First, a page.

Tyson Antibiotic Announcement Is Huge And Already Criticized

The decision by the U.S.'s largest meatpacker continues a massive paradigm shift for the meat industry, but some already say the move isn't enough.
Posted at 12:44 PM, Apr 28, 2015

The heaviest hitter in the meat industry yet has pledged to get some antibiotics out of its food. Tyson says by 2017, the company will have stopped giving its chickens human antibiotics.

Tyson is the largest meatpacker in the country, selling one of every five pounds of chicken, beef and pork by some estimates.

"We're confident our meat and poultry products are safe, but want to do our part to responsibly reduce human antibiotics on the farm so these medicines can continue working when they’re needed to treat illness," CEO Donnie Smith said in a statement. (Video via Tyson Foods)

This continues a massive paradigm shift for the meat industry over the last decade as the public and even government agencies pressured companies over antibiotics use. (Video via PBS)

"Twenty-three thousand people die each year from these infections, many more by complications they cause," a CDC spokesman said.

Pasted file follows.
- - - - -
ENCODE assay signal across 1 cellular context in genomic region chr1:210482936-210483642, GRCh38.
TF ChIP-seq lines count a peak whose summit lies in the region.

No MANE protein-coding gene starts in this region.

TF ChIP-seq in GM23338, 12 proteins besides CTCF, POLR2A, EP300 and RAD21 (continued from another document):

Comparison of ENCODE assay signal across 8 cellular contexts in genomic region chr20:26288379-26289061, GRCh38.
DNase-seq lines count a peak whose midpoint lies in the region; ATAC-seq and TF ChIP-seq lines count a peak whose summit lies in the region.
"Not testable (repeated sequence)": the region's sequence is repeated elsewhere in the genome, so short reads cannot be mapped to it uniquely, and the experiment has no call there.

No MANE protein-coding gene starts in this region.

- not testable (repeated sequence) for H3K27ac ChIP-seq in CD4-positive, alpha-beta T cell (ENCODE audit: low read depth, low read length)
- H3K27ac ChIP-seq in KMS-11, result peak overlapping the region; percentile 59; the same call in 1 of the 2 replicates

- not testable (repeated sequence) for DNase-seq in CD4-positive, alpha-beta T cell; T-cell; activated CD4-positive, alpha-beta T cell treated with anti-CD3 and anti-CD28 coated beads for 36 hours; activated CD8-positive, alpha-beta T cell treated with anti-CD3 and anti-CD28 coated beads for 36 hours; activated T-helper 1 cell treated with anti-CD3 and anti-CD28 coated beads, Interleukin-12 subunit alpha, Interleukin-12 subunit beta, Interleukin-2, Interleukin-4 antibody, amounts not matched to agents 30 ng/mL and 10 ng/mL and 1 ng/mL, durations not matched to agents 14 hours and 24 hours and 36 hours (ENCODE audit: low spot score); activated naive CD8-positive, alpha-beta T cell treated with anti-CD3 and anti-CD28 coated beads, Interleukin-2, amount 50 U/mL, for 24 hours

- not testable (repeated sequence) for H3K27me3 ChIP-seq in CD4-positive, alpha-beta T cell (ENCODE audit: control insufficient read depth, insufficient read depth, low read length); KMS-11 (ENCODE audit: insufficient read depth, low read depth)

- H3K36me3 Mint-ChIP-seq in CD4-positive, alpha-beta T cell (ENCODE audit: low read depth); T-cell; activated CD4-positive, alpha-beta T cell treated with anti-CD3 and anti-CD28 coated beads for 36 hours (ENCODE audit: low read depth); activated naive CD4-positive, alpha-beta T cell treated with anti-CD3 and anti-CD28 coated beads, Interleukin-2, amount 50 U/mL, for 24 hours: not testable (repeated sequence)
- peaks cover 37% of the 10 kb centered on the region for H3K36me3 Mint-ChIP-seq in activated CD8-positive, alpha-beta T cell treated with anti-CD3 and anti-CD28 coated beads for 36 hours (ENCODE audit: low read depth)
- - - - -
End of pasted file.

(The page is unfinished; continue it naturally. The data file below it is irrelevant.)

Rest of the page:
A 2013 study by the CDC warned the overuse of antibiotics in medicine and agriculture was contributing to the spread of drug-resistant bacteria. (Video via CDC)

And while the move is certainly significant just based on the size and scope of the company making it, some have already dubbed Tyson's decision as insufficient.

A writer for the Natural Resources Defense Council called on Tyson to further clarify what the company meant by "human antibiotics" as drugs only used by humans or drugs important to humans.

The Wall Street Journal also pointed out two of Tyson's competitors have already pledged to eliminate all antibiotics from a portion of their chicken production.

Many restaurant chains have begun making various pledges to only serve such food. Those include Panera Bread, Chipotle, Chick-fil-A and McDonald's.

The Journal reports McDonald's actually based its decision to drop human antibiotics from its chicken in part on conversations with suppliers, including Tyson. (Video via McDonald's)

Tyson says human antibiotics will be fully eliminated from its chicken flocks by September 2017, and it also plans to have groups begin meeting this summer to discuss antibiotics use for cattle, hogs and turkey. (Video via Tyson Foods)

This video includes images from Getty Images and music from Matt Lloyd / CC BY 3.0.